Time to get the hype machine cranking - "Fasani for Heisman" is no pipe dream, Booties. Randy looked more accurate on Saturday than against BC, and the stats bare that out - better than 65% completions (17 of 26) for 295 yards. The stat that is catching everybody's attention, and boosting his QB rating, is the 4 TDs and 0 INTs - for the second straight game. That's a premier statistic for a pure pocket quarterback, but is all the more impressive with how Randy has had to throw on the run against these blitzing defenses. I'm holding back on a A+ largely because of the three sacks and the near-INT he threw while he was in the grasp. Fasani is smarter than that, but could deal a serious blow to the team with that kind of decision in the future. Besides, this offense shouldn't feel that threatened by a 2nd and 18. One final concern with Randy was that he didn't "feel" the blindside blitz, which is going to lead to fumbles and risk of injury. Chris Lewis got quite a bit of work in the game, and picked himself up after two incompletions. He proceeded to hit his next five receivers for a total of 30 yards. Given that Stanford was trying to run out the clock and pull in the reins, you can't expect Chris to get the green light to go downfield for much more. But the reps and experience were good. Anyone notice that Lewis went to Sebes on three straight passes? The chemistry they've been building in the #2 offense in practices is paying off.
"Cool Hand" Luke Powell was just en fuego, picking up huge chunks of yardage just shy of a 24-yard-per-reception click (6 for 143). Luke made some bigtime plays and efforts for high balls that Randy threw him in tight coverage on the sideline. I swear I'm looking at Troy with how Luke times the ball and uses his body against bigger defenders. And that flanker screen?... just swelled my heart. The only disappointment was that Luke didn't get in the endzone, and that showed after the game with his comments in talking with Murph. Diedrick and Randy need to get "Skywalker" in the endzone - he surely deserves it. Want to know the most encouraging sign of all in the group? For a unit with question marks, now without DeRonnie Pitts, the youth movement is strong. The three top receivers by yardage on Saturday night for Stanford were all first or second year players by eligibility. Powell is just a redshirt sophomore, and both Nick Sebes (4 for 55, 1 TD) and Teyo Johnson (3 for 42, 1 TD) are redshirt freshmen in just their second collegiate games. All three of these guys made impact plays in this game that reflected on the performances and rave reviews I've offered from seeing them develop in practices. There is a lot to be excited about with this unit - especially with what they are doing in the open field after the catch. Sebes and Powell are putting big league moves on defenders, and picking up a lot of extra yards (and TDs) from it. Teyo hasn't had to really dazzle us yet on his TD catches, but it's plain as day that he isn't even mildly threatened by so-called "defenders." All this on a day when Wells and McCullum were relatively quiet, which won't continue to be the case. It's time to officially remove the "question mark" that was attached to this unit.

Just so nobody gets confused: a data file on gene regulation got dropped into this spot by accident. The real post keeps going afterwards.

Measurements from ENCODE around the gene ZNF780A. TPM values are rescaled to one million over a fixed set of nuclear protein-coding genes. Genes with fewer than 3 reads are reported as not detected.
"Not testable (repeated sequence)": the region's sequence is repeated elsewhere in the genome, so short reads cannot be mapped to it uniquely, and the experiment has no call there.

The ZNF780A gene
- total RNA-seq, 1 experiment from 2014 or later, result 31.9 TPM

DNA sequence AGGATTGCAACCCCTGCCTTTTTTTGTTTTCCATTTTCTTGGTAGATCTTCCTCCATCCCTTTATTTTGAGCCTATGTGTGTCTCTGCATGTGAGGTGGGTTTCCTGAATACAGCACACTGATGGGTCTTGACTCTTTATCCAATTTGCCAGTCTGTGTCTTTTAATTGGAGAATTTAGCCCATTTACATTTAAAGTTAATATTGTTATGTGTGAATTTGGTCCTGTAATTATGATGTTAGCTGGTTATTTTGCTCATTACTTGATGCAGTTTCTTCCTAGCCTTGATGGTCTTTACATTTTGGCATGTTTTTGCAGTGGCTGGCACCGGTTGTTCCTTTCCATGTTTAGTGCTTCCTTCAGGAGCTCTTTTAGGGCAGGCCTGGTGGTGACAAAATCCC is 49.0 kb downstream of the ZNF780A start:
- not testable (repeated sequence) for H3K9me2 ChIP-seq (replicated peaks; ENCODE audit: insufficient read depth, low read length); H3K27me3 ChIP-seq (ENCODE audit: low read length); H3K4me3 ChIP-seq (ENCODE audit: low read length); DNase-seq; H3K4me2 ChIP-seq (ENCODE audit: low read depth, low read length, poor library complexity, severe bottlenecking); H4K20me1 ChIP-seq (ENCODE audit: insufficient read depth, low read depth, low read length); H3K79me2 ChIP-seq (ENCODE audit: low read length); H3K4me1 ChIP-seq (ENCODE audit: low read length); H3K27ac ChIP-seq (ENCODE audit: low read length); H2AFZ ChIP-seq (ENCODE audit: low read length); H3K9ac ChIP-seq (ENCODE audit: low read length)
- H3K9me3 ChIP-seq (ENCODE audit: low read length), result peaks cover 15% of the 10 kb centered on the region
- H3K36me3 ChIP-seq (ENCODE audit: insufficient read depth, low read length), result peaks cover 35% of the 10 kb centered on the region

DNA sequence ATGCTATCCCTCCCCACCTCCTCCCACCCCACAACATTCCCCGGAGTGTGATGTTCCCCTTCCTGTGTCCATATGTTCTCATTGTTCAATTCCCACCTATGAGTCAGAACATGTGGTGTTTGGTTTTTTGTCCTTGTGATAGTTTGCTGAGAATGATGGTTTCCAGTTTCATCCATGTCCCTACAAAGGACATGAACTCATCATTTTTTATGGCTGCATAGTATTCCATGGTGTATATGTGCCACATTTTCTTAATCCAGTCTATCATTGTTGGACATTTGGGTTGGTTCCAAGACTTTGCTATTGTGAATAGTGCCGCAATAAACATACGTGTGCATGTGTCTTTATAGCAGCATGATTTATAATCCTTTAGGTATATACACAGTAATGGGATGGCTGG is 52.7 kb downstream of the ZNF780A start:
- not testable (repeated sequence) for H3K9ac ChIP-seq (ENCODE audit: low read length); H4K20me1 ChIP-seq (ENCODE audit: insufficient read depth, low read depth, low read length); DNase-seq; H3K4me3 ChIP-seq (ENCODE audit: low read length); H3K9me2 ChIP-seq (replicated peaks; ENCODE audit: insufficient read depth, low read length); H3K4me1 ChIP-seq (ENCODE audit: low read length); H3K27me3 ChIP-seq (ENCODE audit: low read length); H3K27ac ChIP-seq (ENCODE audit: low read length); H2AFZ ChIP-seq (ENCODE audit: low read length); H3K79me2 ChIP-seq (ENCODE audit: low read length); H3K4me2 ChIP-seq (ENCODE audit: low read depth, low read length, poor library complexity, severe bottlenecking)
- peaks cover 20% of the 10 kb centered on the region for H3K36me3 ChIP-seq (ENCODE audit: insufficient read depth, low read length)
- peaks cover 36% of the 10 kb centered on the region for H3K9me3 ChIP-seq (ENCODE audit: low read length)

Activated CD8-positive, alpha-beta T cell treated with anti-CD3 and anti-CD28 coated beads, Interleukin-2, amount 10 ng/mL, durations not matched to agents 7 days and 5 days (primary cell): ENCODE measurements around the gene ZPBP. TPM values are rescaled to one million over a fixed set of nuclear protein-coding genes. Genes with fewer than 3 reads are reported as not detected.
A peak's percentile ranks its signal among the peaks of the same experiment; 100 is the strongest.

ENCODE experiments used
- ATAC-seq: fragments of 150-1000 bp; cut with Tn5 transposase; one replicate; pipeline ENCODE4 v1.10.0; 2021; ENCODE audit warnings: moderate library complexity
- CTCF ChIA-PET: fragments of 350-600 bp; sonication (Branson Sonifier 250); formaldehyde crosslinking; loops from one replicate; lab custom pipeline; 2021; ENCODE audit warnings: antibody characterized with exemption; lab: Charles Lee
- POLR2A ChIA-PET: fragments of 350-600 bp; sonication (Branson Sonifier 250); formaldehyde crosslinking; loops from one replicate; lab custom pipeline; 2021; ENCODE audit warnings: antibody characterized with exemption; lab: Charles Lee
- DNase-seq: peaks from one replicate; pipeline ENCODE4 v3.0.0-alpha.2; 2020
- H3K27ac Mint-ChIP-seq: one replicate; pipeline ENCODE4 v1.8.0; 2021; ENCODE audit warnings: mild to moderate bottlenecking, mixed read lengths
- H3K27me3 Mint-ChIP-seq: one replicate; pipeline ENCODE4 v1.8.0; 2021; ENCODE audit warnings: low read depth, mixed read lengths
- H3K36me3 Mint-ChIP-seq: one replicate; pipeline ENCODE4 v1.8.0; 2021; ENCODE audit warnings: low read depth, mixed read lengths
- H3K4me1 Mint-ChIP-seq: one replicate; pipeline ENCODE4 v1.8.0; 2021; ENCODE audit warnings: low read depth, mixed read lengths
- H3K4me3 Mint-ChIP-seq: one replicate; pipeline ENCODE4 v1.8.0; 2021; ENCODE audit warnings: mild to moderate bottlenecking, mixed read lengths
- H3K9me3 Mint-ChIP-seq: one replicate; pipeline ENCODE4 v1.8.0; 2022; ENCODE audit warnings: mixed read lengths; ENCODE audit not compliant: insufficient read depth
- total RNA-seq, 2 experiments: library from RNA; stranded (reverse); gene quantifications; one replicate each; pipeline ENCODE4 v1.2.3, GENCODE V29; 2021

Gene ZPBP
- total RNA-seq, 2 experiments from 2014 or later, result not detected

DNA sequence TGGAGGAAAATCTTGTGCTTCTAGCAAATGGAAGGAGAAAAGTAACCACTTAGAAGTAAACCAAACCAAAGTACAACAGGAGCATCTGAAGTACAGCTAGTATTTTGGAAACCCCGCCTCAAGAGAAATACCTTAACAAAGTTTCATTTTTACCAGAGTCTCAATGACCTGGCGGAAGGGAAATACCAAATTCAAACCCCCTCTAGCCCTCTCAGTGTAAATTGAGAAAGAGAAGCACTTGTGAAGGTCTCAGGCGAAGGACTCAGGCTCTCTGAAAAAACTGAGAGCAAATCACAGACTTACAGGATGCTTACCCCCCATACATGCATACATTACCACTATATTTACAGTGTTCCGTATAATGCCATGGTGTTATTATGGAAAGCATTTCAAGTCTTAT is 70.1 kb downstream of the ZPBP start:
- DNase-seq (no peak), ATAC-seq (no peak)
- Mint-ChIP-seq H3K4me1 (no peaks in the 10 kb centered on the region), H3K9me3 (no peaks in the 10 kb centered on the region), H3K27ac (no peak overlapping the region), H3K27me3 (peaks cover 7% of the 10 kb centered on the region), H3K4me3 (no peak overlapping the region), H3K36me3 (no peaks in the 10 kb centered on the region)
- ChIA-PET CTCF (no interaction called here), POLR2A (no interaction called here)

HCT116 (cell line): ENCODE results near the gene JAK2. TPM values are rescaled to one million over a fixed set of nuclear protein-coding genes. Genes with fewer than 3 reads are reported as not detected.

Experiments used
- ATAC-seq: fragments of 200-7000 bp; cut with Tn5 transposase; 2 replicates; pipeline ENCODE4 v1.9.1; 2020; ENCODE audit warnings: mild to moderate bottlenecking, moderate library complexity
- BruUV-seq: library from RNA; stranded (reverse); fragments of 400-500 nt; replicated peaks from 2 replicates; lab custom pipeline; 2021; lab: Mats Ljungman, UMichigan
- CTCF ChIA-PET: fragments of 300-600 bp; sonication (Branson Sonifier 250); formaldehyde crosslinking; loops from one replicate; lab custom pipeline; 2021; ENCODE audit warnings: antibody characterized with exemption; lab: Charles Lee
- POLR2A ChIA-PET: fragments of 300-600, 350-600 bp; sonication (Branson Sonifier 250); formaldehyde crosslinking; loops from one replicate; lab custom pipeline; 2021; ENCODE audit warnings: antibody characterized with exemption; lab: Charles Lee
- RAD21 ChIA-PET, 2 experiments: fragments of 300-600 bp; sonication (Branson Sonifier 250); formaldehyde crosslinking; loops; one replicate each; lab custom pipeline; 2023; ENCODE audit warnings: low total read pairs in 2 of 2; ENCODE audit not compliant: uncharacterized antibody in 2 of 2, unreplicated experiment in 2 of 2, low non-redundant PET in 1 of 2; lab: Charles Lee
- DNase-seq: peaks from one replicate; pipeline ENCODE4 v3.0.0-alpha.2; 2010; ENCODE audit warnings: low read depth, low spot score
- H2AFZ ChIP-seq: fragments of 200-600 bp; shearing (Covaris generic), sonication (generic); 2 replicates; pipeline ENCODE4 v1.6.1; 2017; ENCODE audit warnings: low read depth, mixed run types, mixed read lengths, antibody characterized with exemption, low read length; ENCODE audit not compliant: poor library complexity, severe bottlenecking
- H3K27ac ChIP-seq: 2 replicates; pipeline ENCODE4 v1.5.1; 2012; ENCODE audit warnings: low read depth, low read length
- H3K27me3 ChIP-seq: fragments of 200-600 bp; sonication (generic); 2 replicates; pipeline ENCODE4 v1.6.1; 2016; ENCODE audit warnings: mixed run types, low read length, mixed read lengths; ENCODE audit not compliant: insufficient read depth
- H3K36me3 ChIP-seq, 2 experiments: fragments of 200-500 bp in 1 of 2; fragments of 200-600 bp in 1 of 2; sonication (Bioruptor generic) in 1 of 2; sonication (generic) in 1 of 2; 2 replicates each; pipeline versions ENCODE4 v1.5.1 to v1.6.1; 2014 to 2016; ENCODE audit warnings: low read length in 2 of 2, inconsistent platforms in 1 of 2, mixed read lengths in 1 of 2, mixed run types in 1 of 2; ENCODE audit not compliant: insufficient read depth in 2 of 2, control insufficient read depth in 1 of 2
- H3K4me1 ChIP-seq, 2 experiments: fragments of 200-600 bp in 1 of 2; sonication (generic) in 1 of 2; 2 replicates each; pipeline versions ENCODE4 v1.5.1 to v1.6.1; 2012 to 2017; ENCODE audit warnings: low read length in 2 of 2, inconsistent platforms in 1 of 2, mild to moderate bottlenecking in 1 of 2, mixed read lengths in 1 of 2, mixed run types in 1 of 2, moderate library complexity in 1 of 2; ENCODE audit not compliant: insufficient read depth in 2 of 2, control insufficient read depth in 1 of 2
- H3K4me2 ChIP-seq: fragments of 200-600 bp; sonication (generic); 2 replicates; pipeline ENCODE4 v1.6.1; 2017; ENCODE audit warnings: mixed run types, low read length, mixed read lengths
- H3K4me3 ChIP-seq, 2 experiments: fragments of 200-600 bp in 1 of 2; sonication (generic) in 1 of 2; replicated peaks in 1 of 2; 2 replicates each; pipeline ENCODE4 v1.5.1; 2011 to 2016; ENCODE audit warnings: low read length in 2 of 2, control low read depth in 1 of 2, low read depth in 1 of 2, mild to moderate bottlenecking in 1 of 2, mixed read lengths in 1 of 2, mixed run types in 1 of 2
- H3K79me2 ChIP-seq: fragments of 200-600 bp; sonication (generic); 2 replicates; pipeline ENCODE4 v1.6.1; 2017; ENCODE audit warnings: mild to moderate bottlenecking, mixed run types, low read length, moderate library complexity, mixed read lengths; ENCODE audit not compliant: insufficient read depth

KC impressed in game one, and now BA got to shine in game two. And boy did he shine. 13 carries for 134 yards - a career high and his third career game over the century mark. The advantage he offers over all the other backs on this team is his gamebreaking speed. Whether running between the tackles or outside, Brian seriously impressed this Bootie throughout the game. And it's not just straight-line speed - Allen is making moves in the open field to best take advantage of that speed. The highlight of course was his 47-yard TD run to close out the third quarter, and all scoring for the game. Somewhat overshadowed was the strong performance of Kerry Carter, who picked up 4 yards per carry himself. Though he didn't break anything long, he continues to impress me. He ran very hard and strong through some tackles that would have stopped him in previous years. I can see a lot of merit to this two-RB rotation, given how well both backs are playing... and a lot of pain for DCs to prepare for this pair. Casey Moore had his big chance in the flat, and was at least as crushed to drop the pass as any of us. Still, that has to register in Diedrick's and Fasani's consciousness going forward. Kudos to Jared Newberry, who opted to walk on at Stanford when Amon Gordon accepted the putative final LB scholarship in 2000. Jared scored from 19 yards to the right side in the first quarter, the first of three running TDs on the day.